Referring now to FIG. 3, a further embodiment of the invention is shown wherein staples 18 on mounting plates 22 are secured to each of door 10 and structure 12. The shape memory wire 30 with, weight 34 secured thereto by crimps 36, is bent from a straight wire to one passing through the staples. Under the heat of a fire, wire 30 will straighten and fall out of staples 18 allowing the door to be opened.
FIG. 4 shows a further embodiment wherein two shape memory rods 230 are mounted on plates 220 which are secured to a wall of the stall or stable 12 and door 10 by screws 221. The rods 230 have a normal high temperature straight positions (to remember in a fire) as indicated in phantom at 230A and are bent to the shape shown in solid to provide hooks or loops through which a twig or stick or bar, etc., may be inserted to prevent opening of door 10.
FIG. 4A shows the parts 220, 221, 230 in cross section with screws 221 removed. Wire 230 has a headed end 231 as produced by a heading tool and passes through a hole 229 in plate 220. Holes 219 are also provided for screws 221. Instead of heading, wire 230 can be made at a diameter as indicated by 233; compressed to pass through hole 229 and allowed to expand to make use of another aspect of shape memory material properties.
FIG. 5 shows another embodiment of the invention wherein rod 530 of shape memory material passes through a plate 520 mounted inside an enclosure by screws 521 passing into the inner face of the door 10. This more direct exposure to the ambient temperature of the building enclosure assures more reliable and speedies response of the rod to fire conditions.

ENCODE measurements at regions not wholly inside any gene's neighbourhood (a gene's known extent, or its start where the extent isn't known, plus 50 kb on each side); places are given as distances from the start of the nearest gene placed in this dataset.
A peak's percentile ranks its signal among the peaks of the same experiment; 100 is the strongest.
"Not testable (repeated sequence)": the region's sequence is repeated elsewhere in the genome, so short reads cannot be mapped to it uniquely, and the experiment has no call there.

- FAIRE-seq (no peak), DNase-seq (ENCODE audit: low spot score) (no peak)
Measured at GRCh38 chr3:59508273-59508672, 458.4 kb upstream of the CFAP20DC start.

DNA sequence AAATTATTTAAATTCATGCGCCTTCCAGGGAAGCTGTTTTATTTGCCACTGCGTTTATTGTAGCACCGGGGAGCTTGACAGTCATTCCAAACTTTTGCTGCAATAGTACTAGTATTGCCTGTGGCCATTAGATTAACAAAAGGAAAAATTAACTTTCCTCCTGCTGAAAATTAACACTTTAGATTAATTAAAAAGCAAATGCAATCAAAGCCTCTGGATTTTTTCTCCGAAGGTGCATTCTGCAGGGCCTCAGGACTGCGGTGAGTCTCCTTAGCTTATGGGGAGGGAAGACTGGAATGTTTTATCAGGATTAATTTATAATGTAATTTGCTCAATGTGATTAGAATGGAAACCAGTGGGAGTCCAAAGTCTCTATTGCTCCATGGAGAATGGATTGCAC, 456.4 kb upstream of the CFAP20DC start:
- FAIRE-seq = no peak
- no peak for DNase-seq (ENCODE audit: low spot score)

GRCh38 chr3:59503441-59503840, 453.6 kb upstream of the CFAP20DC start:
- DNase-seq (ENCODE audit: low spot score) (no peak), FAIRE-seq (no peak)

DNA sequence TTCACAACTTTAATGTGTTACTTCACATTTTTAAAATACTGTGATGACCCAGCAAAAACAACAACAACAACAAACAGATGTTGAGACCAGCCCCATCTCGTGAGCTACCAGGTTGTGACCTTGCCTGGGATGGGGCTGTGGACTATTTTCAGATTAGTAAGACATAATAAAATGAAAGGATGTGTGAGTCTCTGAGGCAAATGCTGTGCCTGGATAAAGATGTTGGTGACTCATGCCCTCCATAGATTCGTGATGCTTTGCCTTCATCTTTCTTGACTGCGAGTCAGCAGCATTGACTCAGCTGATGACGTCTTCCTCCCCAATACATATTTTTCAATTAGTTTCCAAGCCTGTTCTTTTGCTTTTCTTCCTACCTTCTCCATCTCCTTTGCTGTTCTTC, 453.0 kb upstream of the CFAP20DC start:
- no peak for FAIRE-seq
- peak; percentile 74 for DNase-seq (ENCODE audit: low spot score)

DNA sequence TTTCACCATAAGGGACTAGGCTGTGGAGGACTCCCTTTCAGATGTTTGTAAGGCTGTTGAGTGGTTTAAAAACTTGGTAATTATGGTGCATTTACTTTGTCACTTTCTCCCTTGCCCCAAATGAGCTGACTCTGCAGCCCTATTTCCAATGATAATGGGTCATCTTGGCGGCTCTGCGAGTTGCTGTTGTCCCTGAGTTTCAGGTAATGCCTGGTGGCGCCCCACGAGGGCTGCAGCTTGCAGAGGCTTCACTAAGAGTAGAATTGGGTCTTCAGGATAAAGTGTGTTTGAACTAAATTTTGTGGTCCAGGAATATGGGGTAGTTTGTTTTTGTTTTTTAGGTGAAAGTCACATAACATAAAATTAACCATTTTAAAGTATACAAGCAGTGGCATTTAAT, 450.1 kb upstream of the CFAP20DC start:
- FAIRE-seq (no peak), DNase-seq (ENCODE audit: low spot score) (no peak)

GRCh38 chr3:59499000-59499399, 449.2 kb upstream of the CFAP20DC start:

As a further alternative plates 220 or 520 and mounting screws could be eliminated and an end of rod 230 or 530 could be pointed or screw threaded to constitute the mounting means therefor.
It is evident that those skilled in the art, once given the benefit of the foregoing disclosure, may now make numerous other uses and modifications of, and departures from the specific embodiments described herein without departing from the inventive concepts. Consequently, the invention is to be construed as embracing each and every novel feature and novel combination of features present in, or possessed by, the apparatus and techniques herein disclosed and limited solely by the scope and spirit of the appended claims.
FIGS. 1-5 are partial views of a door and building frame incorporating preferred embodiments of the invention, shown in isometric form, in each case and FIG. 4A is a cross section view of the FIG. 4 locking and limiting elements.
The present invention relates to locks and more particularly to automatic release of locks in case of fire in situations where human intervention may be unavailable to release the lock.
For instance, one of the major fears of animal stall and stable owners and other keepers of livestock is that in case of fire, the animals will not be able to escape unless a watchman releases the enclosure for their holding area.
It is an important object of the present invention to provide a simple, inexpensive, yet reliable, lock which is thermally releasable.